The Phantom Tollbooth


Holiday Songs and Lullabies
Artist: Shawn Colvin
Label: Columbia
Time:  36:35 minutes / 14 tracks

Shawn Colvin did a fabulous version of "Have Yourself a  Merry Little Christmas" on the 1990 Columbia compilation Acoustic Christmas.  Backed by piano, upright bass, and drums, she double-timed the song from the schmaltzy Hallmark greeting card it usually is into a jazzy lounge tune, long before lounge was hip. Her vocal twists and turns in the last "Hang a shining star above the highest bow" are worth the price of  admission alone (but the disc also includes fine carols by the likes of T-Bone Burnett, Rosanne Cash, and
The Hooters.)

Sadly, that wonderful track isn't on her new collection,  Holiday Songs and Lullabies, probably because it is so upbeat it would stick out like a red-nosed reindeer within this quiet little record.

At first, interspersing carols with lullabies seems as odd as Colvin's recording these tunes in a sweltering Austin studio while awaiting the birth of her first child. A coldly calculated marketing move perhaps?  Then "Silent Night" flows by and you're reminded that some of our best-loved Christmas carols are really lullabies.  "Sleep in Heavenly Peace,"
right?

The title is at first misleading--one expects chestnuts roasting on open fires and "Auld Lang Syne"--yet all save one of the "holiday" songs here deal with the birth of the Christ.

The disc is about equally split between carols and lullabies, though "Silent Night," "Rocking," and "The Christ Child's Lullaby" land in both camps. Most of the remaining lullabies are simply Colvin's vocal with piano, a string quartet, and a guitar or oboe. Most of the Christmas tunes add a muted horn section, shimmering guitar work, bass, organ, and brushed drums into the mix.  As usual, Colvin's wonderful voice shines throughout.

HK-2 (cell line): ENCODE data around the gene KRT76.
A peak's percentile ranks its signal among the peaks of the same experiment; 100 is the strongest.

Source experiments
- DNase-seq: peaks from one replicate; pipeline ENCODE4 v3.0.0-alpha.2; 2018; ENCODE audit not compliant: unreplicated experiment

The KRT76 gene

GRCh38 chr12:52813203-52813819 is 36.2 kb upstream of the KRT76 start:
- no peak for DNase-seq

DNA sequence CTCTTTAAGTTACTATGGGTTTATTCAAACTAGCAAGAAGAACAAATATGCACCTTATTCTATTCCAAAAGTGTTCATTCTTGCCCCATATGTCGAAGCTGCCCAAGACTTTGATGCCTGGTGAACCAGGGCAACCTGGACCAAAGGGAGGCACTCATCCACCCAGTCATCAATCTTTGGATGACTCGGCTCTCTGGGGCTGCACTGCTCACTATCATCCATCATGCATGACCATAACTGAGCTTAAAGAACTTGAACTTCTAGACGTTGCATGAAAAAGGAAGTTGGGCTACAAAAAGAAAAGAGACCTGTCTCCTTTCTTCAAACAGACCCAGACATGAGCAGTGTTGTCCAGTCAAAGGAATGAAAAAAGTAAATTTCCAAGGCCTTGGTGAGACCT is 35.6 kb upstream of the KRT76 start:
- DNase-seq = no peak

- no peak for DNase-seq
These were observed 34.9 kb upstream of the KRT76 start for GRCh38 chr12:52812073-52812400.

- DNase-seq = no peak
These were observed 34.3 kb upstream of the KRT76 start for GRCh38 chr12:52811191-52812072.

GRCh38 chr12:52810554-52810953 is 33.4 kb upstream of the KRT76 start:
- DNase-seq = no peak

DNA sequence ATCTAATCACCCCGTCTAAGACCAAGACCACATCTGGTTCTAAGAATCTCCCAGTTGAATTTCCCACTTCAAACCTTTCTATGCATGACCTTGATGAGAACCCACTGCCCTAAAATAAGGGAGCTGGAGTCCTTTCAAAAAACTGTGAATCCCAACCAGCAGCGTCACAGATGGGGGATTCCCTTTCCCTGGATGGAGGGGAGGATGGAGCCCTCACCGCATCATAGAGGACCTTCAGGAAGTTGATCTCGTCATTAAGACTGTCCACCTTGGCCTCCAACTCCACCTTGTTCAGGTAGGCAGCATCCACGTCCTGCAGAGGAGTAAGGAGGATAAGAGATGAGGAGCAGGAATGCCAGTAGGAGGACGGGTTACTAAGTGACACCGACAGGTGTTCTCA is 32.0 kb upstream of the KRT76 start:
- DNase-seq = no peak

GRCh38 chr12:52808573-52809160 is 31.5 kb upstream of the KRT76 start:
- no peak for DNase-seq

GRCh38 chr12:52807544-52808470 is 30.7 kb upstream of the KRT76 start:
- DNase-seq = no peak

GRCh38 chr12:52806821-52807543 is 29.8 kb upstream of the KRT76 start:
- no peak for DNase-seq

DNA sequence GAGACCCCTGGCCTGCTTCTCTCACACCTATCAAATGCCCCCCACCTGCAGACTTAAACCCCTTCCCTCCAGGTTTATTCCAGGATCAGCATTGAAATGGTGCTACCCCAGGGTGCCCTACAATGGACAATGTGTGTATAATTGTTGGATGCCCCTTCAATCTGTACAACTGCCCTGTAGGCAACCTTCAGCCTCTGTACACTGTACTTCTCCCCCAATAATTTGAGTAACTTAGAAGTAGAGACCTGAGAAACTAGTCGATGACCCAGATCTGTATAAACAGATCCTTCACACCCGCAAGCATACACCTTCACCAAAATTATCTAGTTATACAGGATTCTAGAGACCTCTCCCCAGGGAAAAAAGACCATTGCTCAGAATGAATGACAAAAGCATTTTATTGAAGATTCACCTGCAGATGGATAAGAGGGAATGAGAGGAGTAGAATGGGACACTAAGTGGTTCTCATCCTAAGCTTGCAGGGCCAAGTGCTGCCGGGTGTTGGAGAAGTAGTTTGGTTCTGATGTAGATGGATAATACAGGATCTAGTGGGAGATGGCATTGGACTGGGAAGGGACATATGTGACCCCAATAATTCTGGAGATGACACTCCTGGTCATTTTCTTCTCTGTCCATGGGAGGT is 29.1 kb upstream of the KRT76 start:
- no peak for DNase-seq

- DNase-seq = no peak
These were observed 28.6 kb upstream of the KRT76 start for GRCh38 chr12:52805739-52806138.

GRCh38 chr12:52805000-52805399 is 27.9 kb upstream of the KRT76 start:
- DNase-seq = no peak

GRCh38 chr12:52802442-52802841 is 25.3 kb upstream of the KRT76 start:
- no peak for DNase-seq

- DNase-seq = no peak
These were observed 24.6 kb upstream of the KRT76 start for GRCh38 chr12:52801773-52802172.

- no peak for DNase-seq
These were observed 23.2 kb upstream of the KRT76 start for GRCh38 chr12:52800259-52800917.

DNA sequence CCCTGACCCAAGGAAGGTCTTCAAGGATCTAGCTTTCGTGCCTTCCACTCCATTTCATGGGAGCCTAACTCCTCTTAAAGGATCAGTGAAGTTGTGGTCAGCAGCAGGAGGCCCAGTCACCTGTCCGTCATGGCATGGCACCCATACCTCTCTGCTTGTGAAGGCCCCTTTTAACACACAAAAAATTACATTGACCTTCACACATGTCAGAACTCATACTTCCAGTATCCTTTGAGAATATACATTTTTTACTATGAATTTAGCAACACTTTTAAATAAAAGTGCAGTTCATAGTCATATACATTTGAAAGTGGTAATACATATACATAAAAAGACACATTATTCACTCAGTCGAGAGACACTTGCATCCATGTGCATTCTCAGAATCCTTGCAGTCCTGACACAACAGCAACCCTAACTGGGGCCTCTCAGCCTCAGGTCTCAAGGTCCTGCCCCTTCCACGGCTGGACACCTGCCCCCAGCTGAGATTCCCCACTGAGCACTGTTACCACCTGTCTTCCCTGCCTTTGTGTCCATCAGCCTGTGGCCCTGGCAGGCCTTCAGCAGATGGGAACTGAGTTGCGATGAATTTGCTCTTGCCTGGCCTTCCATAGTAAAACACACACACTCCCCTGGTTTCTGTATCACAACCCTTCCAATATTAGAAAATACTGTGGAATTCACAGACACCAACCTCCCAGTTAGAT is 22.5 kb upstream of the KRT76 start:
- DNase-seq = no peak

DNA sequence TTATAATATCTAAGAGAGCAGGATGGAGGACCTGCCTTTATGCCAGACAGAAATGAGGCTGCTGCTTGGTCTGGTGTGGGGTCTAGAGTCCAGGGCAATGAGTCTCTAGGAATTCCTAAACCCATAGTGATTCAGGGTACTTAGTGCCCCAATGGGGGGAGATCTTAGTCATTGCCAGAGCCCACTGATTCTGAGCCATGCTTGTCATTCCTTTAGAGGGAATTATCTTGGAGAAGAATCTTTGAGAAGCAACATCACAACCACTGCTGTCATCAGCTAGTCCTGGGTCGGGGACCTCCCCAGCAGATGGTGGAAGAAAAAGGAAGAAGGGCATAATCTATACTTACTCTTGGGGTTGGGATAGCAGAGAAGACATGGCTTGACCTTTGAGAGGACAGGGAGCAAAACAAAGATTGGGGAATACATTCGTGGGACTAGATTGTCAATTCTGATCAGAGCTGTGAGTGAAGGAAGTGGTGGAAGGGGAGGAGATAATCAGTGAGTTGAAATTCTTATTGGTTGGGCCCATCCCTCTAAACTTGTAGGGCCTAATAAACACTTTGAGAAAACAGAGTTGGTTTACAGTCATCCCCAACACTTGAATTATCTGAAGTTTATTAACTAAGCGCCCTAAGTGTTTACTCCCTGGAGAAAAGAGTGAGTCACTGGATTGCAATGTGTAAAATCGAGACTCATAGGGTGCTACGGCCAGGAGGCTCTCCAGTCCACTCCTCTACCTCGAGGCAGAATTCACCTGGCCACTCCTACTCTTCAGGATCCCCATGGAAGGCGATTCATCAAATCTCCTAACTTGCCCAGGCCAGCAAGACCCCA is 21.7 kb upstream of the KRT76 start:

Her selection of Christmas tunes includes a couple of infrequently covered ones:  "Love Came Down at Christmas" and "Little Road to Bethlehem," the latter loping along at mid-tempo.  The pace of the disc doesn't go beyond that.  (We're putting babies to sleep, y'know?)

The Maurice Sendak artwork is nifty, too. The idea for the album came from Colvin and pianist/producer Doug Petty discovering a common love of Sendak's 1965 children's book, _Lullabies & Night Songs_. (And while I'm recommending other records anyway, Carole King's _Really Rosie_ album from the mid-70s is well worth searching out for some fine songs based on Sendak's great children's books.)

This would make a great disc to throw on at a quiet holiday gathering, but you'd probably want to program out the lullabies (unless it's time to wrap up the shindig and you want to try something a bit more subtle before yawning and donning your pajamas.)  This leaves
you with about 21 minutes of music, which may not be worth the time it takes to program the player.

If you're a Colvin fan, you'll want Acoustic Christmas before picking this one up.  If you have small children, however, this combo platter will make for some excellent holiday "rocking" for you and your babies.

Dave Draeger (11/09/98)